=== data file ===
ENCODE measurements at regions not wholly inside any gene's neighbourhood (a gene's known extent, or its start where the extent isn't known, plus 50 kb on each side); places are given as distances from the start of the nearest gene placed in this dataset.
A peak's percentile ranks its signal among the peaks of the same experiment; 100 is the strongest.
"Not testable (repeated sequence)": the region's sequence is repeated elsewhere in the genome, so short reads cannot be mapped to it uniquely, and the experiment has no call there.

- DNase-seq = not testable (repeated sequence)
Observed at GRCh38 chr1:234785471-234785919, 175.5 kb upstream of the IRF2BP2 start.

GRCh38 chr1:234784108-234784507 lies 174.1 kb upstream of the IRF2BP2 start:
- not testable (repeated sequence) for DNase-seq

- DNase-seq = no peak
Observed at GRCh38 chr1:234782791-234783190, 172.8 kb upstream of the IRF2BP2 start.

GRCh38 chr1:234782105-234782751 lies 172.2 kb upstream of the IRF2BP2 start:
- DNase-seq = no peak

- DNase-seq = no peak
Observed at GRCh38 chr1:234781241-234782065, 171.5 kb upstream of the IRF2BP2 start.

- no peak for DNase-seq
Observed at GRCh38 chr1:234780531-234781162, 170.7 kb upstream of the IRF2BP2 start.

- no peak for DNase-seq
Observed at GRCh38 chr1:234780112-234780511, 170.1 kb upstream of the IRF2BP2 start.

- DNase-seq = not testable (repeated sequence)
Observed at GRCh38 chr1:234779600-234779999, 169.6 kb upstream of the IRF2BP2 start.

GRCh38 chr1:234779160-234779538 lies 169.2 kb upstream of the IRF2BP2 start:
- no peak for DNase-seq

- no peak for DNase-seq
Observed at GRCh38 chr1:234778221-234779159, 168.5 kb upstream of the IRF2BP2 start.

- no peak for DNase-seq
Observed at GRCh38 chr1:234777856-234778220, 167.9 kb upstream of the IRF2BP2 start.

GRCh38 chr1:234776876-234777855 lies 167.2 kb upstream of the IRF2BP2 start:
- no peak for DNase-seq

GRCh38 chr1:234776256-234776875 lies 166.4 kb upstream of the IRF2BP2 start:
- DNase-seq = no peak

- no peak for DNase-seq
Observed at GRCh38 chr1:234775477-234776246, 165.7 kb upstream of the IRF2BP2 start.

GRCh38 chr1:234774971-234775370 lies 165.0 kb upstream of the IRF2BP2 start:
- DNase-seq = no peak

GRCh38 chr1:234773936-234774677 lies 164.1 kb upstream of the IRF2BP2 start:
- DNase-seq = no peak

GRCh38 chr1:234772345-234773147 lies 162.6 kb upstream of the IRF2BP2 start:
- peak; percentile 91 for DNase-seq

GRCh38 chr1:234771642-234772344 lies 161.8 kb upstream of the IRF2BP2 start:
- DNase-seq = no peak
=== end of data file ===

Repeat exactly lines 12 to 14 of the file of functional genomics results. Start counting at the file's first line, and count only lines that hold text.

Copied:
- DNase-seq = no peak
Observed at GRCh38 chr1:234781241-234782065, 171.5 kb upstream of the IRF2BP2 start.

- no peak for DNase-seq